...(beer)Free and open source? let me think for a nano-second ... sorry just got distracted again by Google app inventor for android... cost £0 learning curve so shallow it appears parallel to the bottom.

    I'm shuddring at the memory of the programmers development kit for Microsoft mouse C 1990. that took two programmers 1 night and 1 medium bag of weed to get a bamboo stick mouse pointer...

    nah, not again

    1. Anonymous Coward
      Thumb Down

      So you basically admit...

      ...comparing Googles current offering to your experience on Microsoft 20 years back? That's a bit biased to say the least.

      1. wobbly1

        that just shows their long history of p*ssing off developers.

        Agreed it was merely the most egregious example, we switched away entirely from Microsoft's later visual studio when it became clear that we would have to junk our entire code base after some tinkering to the .net code base by Microsoft. that's within the last 7 years. many other examples available stretching back to 1979

  12. Nazar

    Performance issues?

    I was under the impression that Mono's performance lags considerably when compared to Microsoft's VM.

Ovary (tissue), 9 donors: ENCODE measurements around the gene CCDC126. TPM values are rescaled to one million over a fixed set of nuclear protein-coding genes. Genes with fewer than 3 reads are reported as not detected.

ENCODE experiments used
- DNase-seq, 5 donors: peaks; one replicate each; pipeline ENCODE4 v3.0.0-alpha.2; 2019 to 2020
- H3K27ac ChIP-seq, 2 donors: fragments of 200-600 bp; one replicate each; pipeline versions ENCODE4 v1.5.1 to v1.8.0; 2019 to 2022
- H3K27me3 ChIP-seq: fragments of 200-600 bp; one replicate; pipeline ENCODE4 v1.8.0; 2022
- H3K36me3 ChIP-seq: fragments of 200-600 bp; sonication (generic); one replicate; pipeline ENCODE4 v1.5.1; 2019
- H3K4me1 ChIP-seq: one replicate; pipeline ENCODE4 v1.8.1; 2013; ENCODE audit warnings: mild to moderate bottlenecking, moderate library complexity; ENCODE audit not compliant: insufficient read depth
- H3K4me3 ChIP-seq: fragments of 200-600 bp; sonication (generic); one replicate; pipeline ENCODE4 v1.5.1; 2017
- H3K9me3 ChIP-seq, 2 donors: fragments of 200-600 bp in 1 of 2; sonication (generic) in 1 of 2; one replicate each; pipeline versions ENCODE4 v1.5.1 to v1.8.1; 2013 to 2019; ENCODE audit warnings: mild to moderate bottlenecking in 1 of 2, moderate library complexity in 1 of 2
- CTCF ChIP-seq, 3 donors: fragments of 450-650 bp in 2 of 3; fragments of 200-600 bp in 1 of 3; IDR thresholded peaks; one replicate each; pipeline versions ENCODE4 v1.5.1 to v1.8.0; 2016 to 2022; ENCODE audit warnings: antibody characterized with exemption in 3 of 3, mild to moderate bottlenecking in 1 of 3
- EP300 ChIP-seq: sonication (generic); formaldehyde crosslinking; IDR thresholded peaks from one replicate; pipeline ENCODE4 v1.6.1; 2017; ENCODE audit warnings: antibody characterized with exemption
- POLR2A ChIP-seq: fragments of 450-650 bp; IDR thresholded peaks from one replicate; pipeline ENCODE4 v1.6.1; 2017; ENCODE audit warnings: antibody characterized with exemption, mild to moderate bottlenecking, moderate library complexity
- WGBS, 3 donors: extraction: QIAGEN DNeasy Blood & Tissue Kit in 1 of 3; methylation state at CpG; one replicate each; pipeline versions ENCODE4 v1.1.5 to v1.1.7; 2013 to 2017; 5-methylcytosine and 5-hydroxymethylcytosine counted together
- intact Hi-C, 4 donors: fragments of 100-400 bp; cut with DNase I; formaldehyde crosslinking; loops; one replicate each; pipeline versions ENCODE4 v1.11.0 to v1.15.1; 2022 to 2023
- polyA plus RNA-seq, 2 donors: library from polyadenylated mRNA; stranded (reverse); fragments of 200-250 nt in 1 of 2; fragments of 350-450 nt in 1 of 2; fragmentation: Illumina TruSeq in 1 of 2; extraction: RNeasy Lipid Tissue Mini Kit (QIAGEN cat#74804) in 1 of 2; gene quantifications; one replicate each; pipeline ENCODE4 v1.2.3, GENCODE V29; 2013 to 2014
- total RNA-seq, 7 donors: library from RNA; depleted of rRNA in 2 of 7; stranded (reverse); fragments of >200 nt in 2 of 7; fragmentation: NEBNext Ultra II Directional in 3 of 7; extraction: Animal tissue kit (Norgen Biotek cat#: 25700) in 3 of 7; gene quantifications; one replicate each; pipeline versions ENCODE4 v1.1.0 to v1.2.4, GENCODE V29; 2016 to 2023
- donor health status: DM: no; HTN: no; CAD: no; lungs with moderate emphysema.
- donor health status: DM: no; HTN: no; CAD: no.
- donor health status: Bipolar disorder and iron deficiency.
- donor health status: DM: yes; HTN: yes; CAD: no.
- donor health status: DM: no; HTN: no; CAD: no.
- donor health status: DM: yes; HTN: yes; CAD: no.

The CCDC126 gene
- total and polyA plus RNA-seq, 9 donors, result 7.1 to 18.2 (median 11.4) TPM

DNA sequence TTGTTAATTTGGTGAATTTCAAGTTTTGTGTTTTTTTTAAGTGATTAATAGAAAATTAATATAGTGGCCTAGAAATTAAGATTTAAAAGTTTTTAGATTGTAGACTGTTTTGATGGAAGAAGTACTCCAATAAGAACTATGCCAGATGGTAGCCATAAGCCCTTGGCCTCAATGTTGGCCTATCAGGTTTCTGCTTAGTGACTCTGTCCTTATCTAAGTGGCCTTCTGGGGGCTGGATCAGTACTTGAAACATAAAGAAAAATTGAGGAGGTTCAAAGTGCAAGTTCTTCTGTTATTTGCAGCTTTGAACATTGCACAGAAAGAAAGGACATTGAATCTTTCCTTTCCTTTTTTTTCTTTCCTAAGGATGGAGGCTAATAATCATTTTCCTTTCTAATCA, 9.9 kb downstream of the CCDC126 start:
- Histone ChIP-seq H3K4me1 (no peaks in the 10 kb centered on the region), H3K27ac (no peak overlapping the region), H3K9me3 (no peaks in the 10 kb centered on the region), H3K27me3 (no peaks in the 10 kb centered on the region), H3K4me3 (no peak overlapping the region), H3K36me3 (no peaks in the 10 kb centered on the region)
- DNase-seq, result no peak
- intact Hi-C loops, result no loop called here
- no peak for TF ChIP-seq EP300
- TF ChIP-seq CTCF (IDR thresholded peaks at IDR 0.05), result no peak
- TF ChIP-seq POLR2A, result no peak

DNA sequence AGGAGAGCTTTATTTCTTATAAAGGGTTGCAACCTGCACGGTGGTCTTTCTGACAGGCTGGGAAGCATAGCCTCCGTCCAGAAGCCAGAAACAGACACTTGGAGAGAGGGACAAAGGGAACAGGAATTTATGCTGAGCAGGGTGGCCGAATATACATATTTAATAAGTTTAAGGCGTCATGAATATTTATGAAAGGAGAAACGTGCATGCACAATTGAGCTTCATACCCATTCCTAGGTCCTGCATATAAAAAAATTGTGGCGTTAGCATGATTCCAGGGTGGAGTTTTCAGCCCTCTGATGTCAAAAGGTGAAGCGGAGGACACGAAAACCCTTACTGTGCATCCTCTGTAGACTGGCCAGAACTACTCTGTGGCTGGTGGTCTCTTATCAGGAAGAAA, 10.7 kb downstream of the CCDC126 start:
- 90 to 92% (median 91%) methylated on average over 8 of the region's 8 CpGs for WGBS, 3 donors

Will Android handsets have the required CPU power to offer a good user experience? I am thinking of the lower end 500/600Mhz handsets.

    TBH, I'd rather invest in learning Scala for Android. I'm in my third week of writing my first Android app (coming to Java from Ruby and Delphi) and boy is Java verbose!!

  13. Doug 3

    all because of a non shipping Microsoft phone?

    What Microsoft Phone developers, what Microsoft Phone and let's remember that it is only partially compatible with Microsoft's C# and partially compatible with Microsoft's .NET API's.

    where's the icon for a wolf in sheepskin because that is all Mono is.

    grenade because this will blow up in your face.

  14. pan2008
    Thumb Up

    Same experience

    I came from a Unix env with some Mac, then started using Visual studio, SQL Server and I don't change it for anything, you are just so productive and everything works well and fast. I would like to see .NET in more platforms if works as well as windows.

    1. GazElm

      Re: if it works as well as on windows

      Putting aside the C# vs Java debate for the moment, .NET will NEVER work as well on other platforms as it does on Windows.

      It's not in MS' interest.

      (Java works well on every thing ;) )

  15. Alan Bourke

    This is a hiding to nothing.

    If you don't want to code for Android in Java then look at the likes of RhoMobile (Ruby), Appcelerator or PhoneGap (Javascript) and others. Yes, with the exception of Appcelerator you'll be producing web apps that run in a browser but what the hell, that's probably where things are going anyway.

  16. Anonymous Coward
    Anonymous Coward


    LINQ is the best thing that happened to .NET. IMO it's the point where .NET became emphatically 'better' than Java. LINQ is also the building blocks on which the Reactive Framework is built, which itself is a considerable leap forward